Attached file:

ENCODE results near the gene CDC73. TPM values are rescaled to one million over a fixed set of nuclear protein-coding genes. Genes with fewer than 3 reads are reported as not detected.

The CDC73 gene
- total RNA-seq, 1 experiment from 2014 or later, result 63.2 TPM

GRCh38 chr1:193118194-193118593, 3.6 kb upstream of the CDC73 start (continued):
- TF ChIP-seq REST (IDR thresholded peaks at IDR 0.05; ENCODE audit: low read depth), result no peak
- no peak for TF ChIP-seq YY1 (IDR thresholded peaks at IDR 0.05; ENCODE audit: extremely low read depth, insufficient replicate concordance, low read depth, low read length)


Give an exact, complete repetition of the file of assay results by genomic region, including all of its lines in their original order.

ENCODE results near the gene CDC73. TPM values are rescaled to one million over a fixed set of nuclear protein-coding genes. Genes with fewer than 3 reads are reported as not detected.

The CDC73 gene
- total RNA-seq, 1 experiment from 2014 or later, result 63.2 TPM

GRCh38 chr1:193118194-193118593, 3.6 kb upstream of the CDC73 start (continued):
- TF ChIP-seq REST (IDR thresholded peaks at IDR 0.05; ENCODE audit: low read depth), result no peak
- no peak for TF ChIP-seq YY1 (IDR thresholded peaks at IDR 0.05; ENCODE audit: extremely low read depth, insufficient replicate concordance, low read depth, low read length)